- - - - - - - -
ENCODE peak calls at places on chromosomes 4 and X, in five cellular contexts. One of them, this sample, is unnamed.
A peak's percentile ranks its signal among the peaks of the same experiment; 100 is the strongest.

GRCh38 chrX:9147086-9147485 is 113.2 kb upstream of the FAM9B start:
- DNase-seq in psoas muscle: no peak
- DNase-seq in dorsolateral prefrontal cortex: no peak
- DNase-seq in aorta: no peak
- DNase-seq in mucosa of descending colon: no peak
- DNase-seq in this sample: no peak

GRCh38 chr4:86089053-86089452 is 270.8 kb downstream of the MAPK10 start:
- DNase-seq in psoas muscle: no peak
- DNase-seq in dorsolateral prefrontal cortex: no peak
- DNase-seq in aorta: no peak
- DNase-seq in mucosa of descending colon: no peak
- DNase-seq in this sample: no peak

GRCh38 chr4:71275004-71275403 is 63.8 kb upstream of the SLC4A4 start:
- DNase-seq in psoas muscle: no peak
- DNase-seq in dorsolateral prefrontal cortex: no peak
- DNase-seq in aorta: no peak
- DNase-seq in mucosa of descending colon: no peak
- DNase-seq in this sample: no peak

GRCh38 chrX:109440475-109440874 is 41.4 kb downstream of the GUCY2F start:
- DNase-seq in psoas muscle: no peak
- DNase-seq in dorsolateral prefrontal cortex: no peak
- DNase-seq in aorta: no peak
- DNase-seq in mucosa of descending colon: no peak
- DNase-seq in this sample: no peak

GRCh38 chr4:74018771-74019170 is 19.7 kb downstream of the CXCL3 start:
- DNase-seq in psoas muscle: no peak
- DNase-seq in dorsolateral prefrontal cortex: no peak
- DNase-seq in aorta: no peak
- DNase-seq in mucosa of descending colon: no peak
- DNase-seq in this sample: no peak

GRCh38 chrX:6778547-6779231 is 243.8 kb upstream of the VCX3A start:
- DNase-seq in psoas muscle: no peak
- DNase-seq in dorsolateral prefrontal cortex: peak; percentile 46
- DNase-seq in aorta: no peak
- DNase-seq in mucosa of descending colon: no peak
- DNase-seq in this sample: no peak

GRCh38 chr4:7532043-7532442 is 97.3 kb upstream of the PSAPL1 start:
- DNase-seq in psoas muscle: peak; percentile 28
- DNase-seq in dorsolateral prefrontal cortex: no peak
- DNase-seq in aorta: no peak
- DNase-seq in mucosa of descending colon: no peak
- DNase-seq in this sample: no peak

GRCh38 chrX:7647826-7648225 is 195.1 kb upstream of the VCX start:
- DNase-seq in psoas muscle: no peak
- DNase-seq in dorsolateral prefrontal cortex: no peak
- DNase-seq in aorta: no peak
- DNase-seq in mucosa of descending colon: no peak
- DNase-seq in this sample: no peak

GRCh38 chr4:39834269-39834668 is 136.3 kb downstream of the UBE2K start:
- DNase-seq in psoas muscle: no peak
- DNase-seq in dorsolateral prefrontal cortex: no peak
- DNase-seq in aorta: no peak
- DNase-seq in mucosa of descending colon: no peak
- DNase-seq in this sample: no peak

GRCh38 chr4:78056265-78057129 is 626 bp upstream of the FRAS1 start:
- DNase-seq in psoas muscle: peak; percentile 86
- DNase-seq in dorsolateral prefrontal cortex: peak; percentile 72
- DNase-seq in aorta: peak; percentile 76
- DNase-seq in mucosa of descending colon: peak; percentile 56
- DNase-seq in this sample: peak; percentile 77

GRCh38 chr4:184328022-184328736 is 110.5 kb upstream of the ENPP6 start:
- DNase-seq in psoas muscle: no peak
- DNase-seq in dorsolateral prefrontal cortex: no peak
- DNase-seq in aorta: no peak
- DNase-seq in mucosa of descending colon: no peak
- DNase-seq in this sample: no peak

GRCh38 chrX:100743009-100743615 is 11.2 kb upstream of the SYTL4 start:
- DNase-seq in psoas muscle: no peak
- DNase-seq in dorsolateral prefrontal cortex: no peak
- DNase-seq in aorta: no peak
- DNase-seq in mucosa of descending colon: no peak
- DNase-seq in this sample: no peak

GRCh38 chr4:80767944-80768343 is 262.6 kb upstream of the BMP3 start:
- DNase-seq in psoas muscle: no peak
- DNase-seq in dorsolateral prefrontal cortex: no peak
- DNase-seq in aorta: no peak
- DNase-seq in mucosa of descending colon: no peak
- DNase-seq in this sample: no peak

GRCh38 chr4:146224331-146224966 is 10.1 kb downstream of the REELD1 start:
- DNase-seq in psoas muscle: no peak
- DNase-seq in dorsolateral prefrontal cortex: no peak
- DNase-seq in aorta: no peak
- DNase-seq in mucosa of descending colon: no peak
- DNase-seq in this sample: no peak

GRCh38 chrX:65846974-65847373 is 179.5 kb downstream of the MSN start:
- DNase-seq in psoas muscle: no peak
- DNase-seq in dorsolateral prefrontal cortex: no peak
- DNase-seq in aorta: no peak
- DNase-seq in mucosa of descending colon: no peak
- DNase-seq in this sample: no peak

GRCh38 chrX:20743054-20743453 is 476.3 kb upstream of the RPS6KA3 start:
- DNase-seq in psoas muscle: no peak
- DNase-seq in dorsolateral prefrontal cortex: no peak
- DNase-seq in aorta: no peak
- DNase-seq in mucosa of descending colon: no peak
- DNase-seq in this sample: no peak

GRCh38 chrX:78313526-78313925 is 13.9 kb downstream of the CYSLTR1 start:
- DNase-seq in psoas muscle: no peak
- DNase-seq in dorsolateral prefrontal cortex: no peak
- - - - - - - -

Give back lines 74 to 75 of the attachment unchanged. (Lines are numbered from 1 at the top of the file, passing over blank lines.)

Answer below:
- DNase-seq in this sample: no peak

GRCh38 chr4:80767944-80768343 is 262.6 kb upstream of the BMP3 start: